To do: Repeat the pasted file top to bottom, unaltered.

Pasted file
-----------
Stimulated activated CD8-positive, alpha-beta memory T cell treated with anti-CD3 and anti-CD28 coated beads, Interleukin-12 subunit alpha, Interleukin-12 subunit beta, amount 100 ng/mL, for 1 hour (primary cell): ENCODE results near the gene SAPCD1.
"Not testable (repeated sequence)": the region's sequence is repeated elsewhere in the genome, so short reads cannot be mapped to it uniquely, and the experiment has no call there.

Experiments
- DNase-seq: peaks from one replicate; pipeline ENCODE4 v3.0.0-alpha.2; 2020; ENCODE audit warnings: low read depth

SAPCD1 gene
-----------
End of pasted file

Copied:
Stimulated activated CD8-positive, alpha-beta memory T cell treated with anti-CD3 and anti-CD28 coated beads, Interleukin-12 subunit alpha, Interleukin-12 subunit beta, amount 100 ng/mL, for 1 hour (primary cell): ENCODE results near the gene SAPCD1.
"Not testable (repeated sequence)": the region's sequence is repeated elsewhere in the genome, so short reads cannot be mapped to it uniquely, and the experiment has no call there.

Experiments
- DNase-seq: peaks from one replicate; pipeline ENCODE4 v3.0.0-alpha.2; 2020; ENCODE audit warnings: low read depth

SAPCD1 gene